(Nowadays morticians often glue the eyelids shut with superglue prior to a viewing of the body.)

But if you research this slightly morbid topic on Google you realise that somewhere in the early twentieth century, penny to pay the ferryman has become conflated with the pennies to keep the eyes shut – perhaps as people increasingly no longer personally prepared the dead for burial…

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Ceramic medicine pots

Sometime ago I wrote about the paucity of decorative ceramic medicine pots in Australia.

These pots, usually with a nicely printed lid are quite common overseas, but seem to be less common in Australia, and at the time of my initial post I hypothesized that the pots were manufactured and printed overseas, and the expense of importing them made it not worth the effort.

So, just as bottles were valuable and attracted a deposit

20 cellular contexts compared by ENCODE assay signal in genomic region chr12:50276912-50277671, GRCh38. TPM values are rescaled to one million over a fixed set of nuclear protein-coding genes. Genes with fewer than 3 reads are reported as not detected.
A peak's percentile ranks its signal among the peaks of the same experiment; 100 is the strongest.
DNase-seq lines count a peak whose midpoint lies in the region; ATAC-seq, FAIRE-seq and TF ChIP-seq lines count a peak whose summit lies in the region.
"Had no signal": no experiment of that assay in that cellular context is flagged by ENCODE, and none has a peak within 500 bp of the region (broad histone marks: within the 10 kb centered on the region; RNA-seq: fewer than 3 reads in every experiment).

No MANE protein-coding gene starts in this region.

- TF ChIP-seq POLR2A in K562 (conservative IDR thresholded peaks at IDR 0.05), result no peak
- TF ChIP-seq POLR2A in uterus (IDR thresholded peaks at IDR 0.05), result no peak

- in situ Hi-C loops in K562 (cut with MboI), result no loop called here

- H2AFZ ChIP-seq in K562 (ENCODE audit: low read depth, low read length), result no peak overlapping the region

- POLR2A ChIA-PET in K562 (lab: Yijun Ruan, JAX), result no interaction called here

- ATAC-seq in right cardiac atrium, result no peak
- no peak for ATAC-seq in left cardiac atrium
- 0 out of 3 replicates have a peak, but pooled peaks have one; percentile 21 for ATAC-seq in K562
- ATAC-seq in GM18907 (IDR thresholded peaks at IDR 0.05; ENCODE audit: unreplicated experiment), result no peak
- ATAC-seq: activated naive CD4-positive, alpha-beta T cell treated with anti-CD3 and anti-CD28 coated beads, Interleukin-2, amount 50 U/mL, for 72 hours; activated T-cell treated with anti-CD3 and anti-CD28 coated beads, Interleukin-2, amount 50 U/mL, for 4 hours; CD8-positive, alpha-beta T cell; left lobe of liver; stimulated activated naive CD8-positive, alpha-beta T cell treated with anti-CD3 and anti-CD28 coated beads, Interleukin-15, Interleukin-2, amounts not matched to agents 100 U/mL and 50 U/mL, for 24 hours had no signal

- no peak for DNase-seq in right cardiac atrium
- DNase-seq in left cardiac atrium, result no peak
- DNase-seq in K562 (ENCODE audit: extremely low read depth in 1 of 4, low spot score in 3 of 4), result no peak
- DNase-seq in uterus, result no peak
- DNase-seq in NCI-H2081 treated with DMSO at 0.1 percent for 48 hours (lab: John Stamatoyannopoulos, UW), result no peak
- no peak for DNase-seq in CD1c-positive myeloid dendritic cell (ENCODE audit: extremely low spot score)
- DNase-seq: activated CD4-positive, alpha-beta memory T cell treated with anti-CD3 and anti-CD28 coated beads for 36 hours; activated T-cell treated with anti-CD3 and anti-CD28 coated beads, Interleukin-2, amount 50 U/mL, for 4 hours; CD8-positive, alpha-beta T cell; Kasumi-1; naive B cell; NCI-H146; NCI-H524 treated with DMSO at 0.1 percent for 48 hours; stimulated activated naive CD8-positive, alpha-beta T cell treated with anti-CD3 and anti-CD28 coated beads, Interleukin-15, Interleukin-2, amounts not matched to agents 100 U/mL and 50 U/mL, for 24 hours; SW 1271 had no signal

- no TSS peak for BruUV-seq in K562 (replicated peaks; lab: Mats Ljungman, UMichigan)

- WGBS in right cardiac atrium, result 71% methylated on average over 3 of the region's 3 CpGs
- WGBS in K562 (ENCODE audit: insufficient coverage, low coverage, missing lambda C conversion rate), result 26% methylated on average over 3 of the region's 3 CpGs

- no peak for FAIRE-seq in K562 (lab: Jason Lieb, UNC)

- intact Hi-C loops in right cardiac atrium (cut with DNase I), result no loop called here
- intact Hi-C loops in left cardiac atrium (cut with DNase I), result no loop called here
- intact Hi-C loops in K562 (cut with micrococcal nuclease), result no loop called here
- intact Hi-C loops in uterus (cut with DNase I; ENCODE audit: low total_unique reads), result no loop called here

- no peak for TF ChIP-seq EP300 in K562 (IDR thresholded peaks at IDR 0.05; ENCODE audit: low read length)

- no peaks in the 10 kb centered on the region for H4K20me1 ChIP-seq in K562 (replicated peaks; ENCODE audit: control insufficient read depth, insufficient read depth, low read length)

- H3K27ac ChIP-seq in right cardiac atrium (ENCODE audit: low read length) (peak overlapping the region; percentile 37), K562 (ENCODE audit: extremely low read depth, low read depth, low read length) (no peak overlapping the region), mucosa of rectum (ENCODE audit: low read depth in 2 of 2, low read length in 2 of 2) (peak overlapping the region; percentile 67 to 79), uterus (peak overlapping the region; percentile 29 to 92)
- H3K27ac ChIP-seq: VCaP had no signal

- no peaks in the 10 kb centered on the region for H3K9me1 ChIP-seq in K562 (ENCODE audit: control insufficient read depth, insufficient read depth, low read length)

C19 bottle of Whale Oil and 4d deposit label on rear

we might guess that the same applied to ceramic pots.

And that was just a hypothesis until yesterday when I was cataloguing a plain ceramic medicine pot from Duerdin and Sainsbury, a wholesale druggist in Melbourne, who were around from at least the 1860’s until they merged into DHA – Drug Houses of Australia – in 1930.

The pot is quite unremarkable and a little battered


as with all such items an exact date is difficult but stylistically the paper label looks to be late nineteenth rather than early twentieth century


but the real find is a deposit sticker on the base of the pot


which means that Duerdin and Sainsbury considered the pot relatively valuable, and what’s more wanted the pot back for reuse – and 4d was a reasonable sum – using the RBA’s pre decimal inflation calculator, 4d in 1901 comes out at a little over $2.50 today